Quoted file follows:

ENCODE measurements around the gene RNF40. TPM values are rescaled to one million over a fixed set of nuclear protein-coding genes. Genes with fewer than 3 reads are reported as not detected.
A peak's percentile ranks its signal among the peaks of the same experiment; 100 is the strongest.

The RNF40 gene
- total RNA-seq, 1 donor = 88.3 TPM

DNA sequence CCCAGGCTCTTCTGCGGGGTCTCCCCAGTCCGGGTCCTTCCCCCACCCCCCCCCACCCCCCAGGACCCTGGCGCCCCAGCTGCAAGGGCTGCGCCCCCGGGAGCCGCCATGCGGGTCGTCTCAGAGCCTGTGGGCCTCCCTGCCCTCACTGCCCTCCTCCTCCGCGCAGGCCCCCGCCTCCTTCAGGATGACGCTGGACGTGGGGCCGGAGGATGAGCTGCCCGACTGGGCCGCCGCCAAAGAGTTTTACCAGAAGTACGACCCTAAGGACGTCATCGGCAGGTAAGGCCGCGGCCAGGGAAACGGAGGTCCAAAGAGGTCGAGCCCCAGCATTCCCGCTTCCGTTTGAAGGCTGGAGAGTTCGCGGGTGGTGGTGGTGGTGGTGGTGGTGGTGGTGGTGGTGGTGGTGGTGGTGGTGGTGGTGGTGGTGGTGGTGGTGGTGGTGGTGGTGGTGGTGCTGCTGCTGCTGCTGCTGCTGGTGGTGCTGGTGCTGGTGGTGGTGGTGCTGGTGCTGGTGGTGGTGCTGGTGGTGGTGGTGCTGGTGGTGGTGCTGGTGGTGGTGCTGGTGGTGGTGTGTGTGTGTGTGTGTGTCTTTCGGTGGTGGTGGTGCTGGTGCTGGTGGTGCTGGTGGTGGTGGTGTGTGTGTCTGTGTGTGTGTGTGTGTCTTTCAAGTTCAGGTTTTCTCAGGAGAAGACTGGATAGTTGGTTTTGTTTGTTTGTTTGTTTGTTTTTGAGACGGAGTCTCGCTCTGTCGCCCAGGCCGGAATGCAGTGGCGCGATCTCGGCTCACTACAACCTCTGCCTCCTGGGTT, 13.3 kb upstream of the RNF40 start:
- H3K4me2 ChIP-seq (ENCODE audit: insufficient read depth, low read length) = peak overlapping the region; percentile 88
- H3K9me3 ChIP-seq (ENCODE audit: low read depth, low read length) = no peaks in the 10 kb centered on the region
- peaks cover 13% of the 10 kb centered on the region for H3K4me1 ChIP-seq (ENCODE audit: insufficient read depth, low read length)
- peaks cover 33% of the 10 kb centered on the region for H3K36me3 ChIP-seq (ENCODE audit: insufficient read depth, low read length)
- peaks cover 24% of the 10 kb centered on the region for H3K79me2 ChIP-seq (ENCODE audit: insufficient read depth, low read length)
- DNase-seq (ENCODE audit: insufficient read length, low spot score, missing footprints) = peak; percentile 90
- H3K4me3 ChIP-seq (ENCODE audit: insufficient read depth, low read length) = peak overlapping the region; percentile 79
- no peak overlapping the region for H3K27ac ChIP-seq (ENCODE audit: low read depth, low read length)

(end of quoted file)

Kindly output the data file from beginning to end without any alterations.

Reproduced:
ENCODE measurements around the gene RNF40. TPM values are rescaled to one million over a fixed set of nuclear protein-coding genes. Genes with fewer than 3 reads are reported as not detected.
A peak's percentile ranks its signal among the peaks of the same experiment; 100 is the strongest.

The RNF40 gene
- total RNA-seq, 1 donor = 88.3 TPM

DNA sequence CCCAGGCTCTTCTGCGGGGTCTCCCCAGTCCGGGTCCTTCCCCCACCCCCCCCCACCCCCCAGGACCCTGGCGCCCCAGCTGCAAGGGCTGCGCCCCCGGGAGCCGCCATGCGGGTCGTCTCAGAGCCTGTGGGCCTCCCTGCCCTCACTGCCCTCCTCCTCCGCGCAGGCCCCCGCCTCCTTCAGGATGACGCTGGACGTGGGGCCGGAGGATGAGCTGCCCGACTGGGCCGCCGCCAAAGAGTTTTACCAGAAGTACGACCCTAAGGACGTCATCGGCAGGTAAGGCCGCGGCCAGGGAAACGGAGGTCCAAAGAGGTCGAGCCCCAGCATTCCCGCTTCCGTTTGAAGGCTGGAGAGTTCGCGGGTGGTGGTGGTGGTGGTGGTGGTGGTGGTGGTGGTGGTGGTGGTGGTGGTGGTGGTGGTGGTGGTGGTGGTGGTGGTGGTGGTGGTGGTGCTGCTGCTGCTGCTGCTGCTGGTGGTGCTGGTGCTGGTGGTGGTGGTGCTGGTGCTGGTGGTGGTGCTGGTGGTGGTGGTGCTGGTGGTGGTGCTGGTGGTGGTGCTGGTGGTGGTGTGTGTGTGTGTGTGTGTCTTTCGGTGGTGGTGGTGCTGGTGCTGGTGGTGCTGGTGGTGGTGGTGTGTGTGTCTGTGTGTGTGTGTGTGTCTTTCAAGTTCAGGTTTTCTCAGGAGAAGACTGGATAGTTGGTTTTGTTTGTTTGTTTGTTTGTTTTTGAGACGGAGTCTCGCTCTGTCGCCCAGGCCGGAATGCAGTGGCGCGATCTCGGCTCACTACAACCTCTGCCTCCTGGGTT, 13.3 kb upstream of the RNF40 start:
- H3K4me2 ChIP-seq (ENCODE audit: insufficient read depth, low read length) = peak overlapping the region; percentile 88
- H3K9me3 ChIP-seq (ENCODE audit: low read depth, low read length) = no peaks in the 10 kb centered on the region
- peaks cover 13% of the 10 kb centered on the region for H3K4me1 ChIP-seq (ENCODE audit: insufficient read depth, low read length)
- peaks cover 33% of the 10 kb centered on the region for H3K36me3 ChIP-seq (ENCODE audit: insufficient read depth, low read length)
- peaks cover 24% of the 10 kb centered on the region for H3K79me2 ChIP-seq (ENCODE audit: insufficient read depth, low read length)
- DNase-seq (ENCODE audit: insufficient read length, low spot score, missing footprints) = peak; percentile 90
- H3K4me3 ChIP-seq (ENCODE audit: insufficient read depth, low read length) = peak overlapping the region; percentile 79
- no peak overlapping the region for H3K27ac ChIP-seq (ENCODE audit: low read depth, low read length)